The event this year started at 1:00 P.M. at West Georgia Street and Broughton, and the procession moved all the way along West Georgia, turned right on Howe, and finished at Davie. The organizers wanted this year’s route to provide even more space for spectators than last year, when Santa reached Burrard instead.
So how was it this year? Those who arrived early enough could have caught a pretty good spot. A rich program had also been prepared at Coast Capital Savings Christmas Square in front of the Vancouver Art Gallery. All visitors had a chance to enjoy music and dance performances, send letters to Santa, stop by at a gingerbread decorating station, learn how to twist balloons, and do a good deed at the Food Bank drop-off zone by bringing non-perishable food items or donating money to the Greater Vancouver Food Bank Society.
If you’re one of the unlucky ones who can’t make it to this magical event or you just refuse to spend your Sunday afternoon freezing in the streets, you can always watch the Parade on TV. Until the next time!
December 13th to December 22nd
The Vancouver Symphony presents a concert that’s among the dearest Christmas traditions in the city. Christopher Gaze hosts a night filled with the most beautiful carols, Christmas orchestral music, and many audience sing-alongs for anyone who finds the traditional tunes irresistible. The price of the tickets for adults is $38, while discounted tickets for students and seniors are $33. Last year, every single performance was sold out, so make sure to book your tickets in advance to ensure a place.
The Vancouver Giants’ annual Teddy Bear Toss is near and dear to hockey fans. All visitors to the game on the 14th of December are asked to bring a new teddy bear with them or purchase one at the stadium, with all the proceeds going straight to charity. Fans then toss it on the ice when the Giants manage to score their first goal (so let’s hope they do!). All the teddy bears are collected and donated to charity organizations that distribute them to children for Christmas.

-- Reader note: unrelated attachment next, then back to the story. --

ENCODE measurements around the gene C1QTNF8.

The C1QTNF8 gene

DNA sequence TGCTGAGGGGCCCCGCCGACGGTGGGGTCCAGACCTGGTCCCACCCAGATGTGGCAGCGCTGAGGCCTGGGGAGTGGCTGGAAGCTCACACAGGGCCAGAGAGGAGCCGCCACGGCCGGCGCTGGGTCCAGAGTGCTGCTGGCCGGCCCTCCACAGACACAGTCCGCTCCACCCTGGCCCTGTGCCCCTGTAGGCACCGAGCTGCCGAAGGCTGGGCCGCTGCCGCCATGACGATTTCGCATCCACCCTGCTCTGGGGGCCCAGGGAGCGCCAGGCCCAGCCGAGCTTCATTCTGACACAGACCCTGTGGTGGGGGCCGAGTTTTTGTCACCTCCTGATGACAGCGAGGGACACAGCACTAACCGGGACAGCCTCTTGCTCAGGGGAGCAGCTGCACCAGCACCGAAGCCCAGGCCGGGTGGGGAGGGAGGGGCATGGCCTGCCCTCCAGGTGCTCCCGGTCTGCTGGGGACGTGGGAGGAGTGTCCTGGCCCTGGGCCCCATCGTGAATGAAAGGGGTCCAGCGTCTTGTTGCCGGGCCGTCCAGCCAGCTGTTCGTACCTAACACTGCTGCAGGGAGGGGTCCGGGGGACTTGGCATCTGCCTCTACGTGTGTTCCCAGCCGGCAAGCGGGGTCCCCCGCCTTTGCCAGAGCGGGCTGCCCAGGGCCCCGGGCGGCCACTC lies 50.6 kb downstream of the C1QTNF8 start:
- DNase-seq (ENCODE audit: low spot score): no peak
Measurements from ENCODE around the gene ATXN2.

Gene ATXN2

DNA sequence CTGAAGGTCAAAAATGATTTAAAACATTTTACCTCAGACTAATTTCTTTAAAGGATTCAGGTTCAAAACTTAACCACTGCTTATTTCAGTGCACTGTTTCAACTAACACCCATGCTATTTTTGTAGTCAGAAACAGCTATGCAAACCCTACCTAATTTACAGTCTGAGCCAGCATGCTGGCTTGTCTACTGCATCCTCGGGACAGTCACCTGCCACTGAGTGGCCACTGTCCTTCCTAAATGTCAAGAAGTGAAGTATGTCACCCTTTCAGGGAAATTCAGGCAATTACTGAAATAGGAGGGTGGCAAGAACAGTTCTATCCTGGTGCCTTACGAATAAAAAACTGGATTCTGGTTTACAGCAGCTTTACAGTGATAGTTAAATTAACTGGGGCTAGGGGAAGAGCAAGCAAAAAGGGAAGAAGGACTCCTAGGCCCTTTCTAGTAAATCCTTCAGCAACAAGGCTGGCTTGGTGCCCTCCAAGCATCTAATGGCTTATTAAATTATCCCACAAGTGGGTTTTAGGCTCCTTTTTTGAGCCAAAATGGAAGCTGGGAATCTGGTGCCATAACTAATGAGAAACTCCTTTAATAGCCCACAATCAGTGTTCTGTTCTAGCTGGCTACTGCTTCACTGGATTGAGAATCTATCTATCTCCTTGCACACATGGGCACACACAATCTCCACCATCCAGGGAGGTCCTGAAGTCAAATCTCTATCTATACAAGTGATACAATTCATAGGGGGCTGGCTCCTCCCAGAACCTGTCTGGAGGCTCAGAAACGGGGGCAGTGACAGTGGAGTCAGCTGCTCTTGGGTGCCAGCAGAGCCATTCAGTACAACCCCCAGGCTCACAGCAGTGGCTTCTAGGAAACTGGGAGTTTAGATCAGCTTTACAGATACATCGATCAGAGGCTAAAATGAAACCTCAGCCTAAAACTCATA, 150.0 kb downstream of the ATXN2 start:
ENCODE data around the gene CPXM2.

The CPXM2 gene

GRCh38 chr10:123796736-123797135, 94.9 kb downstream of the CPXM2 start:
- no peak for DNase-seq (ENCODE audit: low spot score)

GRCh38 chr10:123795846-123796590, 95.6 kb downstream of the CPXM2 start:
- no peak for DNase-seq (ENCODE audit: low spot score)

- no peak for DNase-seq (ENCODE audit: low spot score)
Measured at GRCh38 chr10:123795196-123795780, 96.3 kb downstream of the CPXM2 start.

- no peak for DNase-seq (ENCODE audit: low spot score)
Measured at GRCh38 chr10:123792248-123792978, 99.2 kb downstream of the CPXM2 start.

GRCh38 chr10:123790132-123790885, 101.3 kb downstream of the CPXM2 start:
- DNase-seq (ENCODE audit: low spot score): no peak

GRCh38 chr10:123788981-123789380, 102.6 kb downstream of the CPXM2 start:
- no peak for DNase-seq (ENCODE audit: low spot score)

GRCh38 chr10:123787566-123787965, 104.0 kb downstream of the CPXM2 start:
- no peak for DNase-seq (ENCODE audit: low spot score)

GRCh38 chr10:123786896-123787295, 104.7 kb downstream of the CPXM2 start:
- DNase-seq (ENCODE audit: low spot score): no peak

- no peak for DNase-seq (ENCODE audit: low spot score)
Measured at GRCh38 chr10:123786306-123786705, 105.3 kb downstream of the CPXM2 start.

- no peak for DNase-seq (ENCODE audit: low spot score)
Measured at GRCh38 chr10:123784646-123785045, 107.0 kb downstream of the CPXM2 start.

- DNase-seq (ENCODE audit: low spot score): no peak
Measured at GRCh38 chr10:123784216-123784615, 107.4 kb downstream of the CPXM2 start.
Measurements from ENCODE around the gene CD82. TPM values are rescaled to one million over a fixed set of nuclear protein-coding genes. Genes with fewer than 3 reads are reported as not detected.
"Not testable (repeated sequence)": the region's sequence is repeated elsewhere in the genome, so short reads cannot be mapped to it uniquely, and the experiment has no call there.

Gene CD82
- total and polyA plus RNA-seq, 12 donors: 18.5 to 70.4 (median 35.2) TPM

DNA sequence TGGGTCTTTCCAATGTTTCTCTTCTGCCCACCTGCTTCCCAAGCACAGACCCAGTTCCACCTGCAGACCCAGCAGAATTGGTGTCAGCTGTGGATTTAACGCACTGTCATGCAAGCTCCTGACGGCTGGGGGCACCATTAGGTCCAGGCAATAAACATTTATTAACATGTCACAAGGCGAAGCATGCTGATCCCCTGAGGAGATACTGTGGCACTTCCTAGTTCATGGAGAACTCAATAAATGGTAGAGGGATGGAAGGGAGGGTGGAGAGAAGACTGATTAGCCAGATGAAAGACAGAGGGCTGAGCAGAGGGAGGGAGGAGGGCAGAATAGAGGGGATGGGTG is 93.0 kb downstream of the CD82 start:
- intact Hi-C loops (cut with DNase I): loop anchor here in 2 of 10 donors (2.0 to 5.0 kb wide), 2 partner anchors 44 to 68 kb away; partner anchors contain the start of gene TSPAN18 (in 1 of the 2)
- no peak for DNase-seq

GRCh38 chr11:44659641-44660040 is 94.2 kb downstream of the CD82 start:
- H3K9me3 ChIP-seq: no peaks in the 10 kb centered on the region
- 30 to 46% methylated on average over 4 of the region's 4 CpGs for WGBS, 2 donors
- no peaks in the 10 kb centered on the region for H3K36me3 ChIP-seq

December 14th to December 16th
Most of us can’t imagine Christmas without the Nutcracker, the magical story by E.T.A. Hoffmann immortalized in Tchaikovsky’s musical masterpiece. Ballet BC hosts their Winnipeg colleagues, who have decided to set the story in a mansion at the brink of the 20th century. The setting includes various iconic Canadian symbols such as a hockey game on the frozen lake surrounded by heaps of snow and a battle on Parliament Hill —both of which are featured during Clara’s fantasy adventures. The stunning choreography was done by the creative duo of Galina Yordanova and Nina Menon. The performance lasts about two hours and includes one intermission.
The Secret Lantern Society has prepared its 18th annual Winter Solstice Lantern Festival in communities around Vancouver. The free festival marks the longest night of the year by illuminating the city with lanterns, singing and dancing, and fire performances. The organizers of the event aim at recreating and honouring many traditions of the diverse cultures that merge in Vancouver, as the solstice is a remarkable day in most cultures’ traditional calendars. Communities that participate in the celebration include Granville Island, Chinatown, Yaletown, Commercial Drive, and S.E. False Creek, so there’s plenty of programming to choose from and enjoy.
Can you think of any other must-attend event that we’ve missed? Let us know!